Standard Group headquarters on Mombasa road. PHOTO/COURTESY
By ABDULHAKIM SHERMAN
The head of legal department at Standard Media Group, Ms Millicent Ng’etich, has asked journalists at the company to adhere to journalism tenets due to rising defamation cases against the company.
Ms Ng’etich issued the advisory following a story the paper published concerning a petition filed in court alleging secret communication between Justice Isaac Lenaola, Justice Philomena Mwilu and National Super Alliance (Nasa) lawyers ahead of the Supreme Court ruling that nullified the August 8, 2017 presidential election.
“We have since been served with a demand letter from Hon. Justice Lenaola who claims that his reputation has been brought to public scandal, odium and contempt, and has demanded an unqualified apology,” the advisory says in part.
Ms Ng’etich says that the legal team is in the process of assessing the claim and evaluating the defences available to them but asks journalists in the company to adhere to the Code of Conduct for The Practice of Journalism in Kenya.
The lawyer adds that Justice Lenaola’s demand letter is not an isolated claim as there are several demand letters and suits against the Group.
“We wish to dwell on the context of applicability of this defence to mitigate our exposure to legal action. The defence is provided under Section 7 of the Defamation Act,” she adds.
Ms Ng’etich says the specific matters to which this defence is available are outlined in the Schedule of the Act.
“However, the defence is not available if the publication is (i) made with malice (ii) prohibited by law and (iii) not of public concern and not for the benefit of the public,” the advisory adds.
Ms Ng’etich says the courts have held that the burden of proving the defences of justification or qualified privilege lies with the defendant.
“Where this defence is pleaded, we are always required to prove that the publication is a matter of public interest and lack of malice – this evidence should be supplied to legal at all times,” the advisory says.
Justice Isaac Lenaola has threatened to sue the Standard Media Group and President Uhuru Kenyatta’s head of digital communication Dennis Itumbi. PHOTO/COURTESY
Ms Ng’etich says the courts have also adopted the below non-exhaustive guidelines that a defendant should observe if wishing to argue that a publication was responsible and in the public interest:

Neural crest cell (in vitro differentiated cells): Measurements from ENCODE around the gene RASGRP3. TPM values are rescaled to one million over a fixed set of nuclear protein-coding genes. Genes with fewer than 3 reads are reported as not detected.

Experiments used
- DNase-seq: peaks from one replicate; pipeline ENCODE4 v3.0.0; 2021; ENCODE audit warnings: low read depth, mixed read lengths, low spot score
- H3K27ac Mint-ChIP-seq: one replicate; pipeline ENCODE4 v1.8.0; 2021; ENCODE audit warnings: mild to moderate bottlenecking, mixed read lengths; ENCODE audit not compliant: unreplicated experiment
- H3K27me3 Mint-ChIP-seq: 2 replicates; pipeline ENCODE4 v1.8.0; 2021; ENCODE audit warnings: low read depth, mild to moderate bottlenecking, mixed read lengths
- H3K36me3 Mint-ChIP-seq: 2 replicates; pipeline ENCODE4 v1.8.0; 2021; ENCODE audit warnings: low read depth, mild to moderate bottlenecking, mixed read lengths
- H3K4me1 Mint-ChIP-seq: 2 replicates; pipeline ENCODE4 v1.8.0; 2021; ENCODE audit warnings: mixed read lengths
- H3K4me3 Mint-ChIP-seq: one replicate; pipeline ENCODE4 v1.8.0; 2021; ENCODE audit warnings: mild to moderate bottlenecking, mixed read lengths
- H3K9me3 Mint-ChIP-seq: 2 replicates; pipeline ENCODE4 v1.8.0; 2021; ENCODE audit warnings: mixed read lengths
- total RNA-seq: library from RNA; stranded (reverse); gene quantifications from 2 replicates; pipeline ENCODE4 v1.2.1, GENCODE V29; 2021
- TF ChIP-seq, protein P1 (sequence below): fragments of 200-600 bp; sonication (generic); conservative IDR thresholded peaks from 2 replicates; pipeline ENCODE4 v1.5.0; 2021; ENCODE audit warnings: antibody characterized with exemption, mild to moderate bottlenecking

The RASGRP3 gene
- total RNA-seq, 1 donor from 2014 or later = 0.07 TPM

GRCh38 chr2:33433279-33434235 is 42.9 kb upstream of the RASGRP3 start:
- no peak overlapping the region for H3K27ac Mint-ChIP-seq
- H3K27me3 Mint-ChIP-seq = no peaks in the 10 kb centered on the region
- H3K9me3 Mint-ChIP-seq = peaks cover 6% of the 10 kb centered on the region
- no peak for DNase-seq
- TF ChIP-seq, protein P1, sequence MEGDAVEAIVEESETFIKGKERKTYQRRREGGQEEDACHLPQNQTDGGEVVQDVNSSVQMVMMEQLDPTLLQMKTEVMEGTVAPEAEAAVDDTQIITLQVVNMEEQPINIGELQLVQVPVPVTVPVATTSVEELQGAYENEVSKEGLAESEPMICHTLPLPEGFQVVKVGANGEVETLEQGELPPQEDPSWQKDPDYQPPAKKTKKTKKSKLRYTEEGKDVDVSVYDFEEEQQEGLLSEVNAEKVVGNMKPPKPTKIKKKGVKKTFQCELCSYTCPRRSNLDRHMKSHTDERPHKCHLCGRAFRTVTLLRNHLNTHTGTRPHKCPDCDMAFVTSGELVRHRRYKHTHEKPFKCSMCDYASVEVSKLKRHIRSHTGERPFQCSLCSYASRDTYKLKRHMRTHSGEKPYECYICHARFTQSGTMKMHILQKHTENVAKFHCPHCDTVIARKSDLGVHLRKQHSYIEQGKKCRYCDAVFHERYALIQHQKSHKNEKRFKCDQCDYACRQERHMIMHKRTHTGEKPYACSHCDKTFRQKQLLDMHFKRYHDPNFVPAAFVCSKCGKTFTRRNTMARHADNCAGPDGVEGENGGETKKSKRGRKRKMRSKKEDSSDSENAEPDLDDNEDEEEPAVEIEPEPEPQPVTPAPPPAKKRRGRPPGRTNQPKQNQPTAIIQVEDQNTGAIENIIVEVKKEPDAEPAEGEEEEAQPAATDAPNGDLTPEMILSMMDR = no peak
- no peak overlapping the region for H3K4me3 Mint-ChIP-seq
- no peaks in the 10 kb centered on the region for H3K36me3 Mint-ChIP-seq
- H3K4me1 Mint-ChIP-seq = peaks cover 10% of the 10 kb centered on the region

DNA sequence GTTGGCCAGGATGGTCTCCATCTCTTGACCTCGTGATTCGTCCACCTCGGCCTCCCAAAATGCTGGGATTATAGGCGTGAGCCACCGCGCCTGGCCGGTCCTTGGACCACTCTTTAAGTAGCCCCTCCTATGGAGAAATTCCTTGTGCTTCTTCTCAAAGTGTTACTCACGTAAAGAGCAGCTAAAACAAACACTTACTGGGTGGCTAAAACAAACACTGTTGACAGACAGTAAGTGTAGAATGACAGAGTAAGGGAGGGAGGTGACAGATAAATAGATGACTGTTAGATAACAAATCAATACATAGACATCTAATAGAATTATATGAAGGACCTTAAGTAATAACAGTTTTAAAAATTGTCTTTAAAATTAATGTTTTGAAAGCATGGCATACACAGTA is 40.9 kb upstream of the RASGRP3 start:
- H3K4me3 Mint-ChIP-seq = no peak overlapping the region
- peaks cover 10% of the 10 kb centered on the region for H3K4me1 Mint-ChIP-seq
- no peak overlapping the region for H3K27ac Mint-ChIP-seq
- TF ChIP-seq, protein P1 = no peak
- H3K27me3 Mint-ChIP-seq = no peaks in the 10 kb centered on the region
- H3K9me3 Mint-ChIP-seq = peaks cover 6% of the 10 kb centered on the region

- a) The seriousness of the allegation, i.e. if the allegation is not true what will be the level of misinformation to the public and what will be the corresponding harm to the individual.
- b) The nature of the information and the extent to which the subject-matter is a matter of public concern.
- c) The source of the information and whether it is reliable or motivated by malice and/or avarice.
- d) Whether suitable steps have been taken to verify the information.
- e) Whether the allegation in a story has already been the subject of an investigation which commands respect.
- f) Whether it is important that the story be published quickly.
- g) Whether comment was sought from the claimant, or whether that was not necessary in the context of the story.
- h) If the article or story includes the gist of the claimant’s version of events.
- i) Whether the article or story is written in such a way as to amount to statements of fact, or whether it raises questions and is suggestive of the need for further investigation.
- j) The timing of the publication.
“You are requested to observe the above thresholds whenever publishing articles of public interest. We also wish to reiterate the need to adhere to the Code of Conduct for The Practice of Journalism (Code) in Kenya,” she adds.
Lawyer Donald Kipkorir. He is representing Justice Lenaola. PHOTO/FACEBOOK
Ms Ng’etich says the key tenets of journalism as enumerated the code include accuracy and fairness which calls publication of fair, accurate and unbiased stories.
“In addition, comments shall be sought from anyone who is mentioned in an unfavourable context and evidence of such attempts kept. The right of reply is also a legal requirement under S.7A of the Defamation Act,” the lawyer says.
She has called for strengthening of gatekeeping and strict adherence to the Code and asked journalists at the Group to consult the Legal departments whenever they have any queries and to attend trainings on defamation conducted by the legal department bi-annually.
Justice Lenaola through lawyer Donald Kipkorir, formally wrote to telecommunication service provider Safaricom demanding to know how his private call records could have been accessed by Derrick Ngumu who filed the petition seeking his removal from office before the JSC.
In the letter, the judge also threatened to sue President Uhuru Kenyatta’s head of digital communication Dennis Itumbi and The Standard newspaper for spreading falsehoods through their respective platforms.
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Nelson Mandela once said: “A critical, independent, and investigative press is the lifeblood of any democracy. The press must be free from state interference. It must have the economic strength to stand up to the blandishments of government officials. It must have sufficient independence from vested interests to be bold and inquiring without fear or favor. It must enjoy the protection of the constitution, so that it can protect our rights as citizens.”
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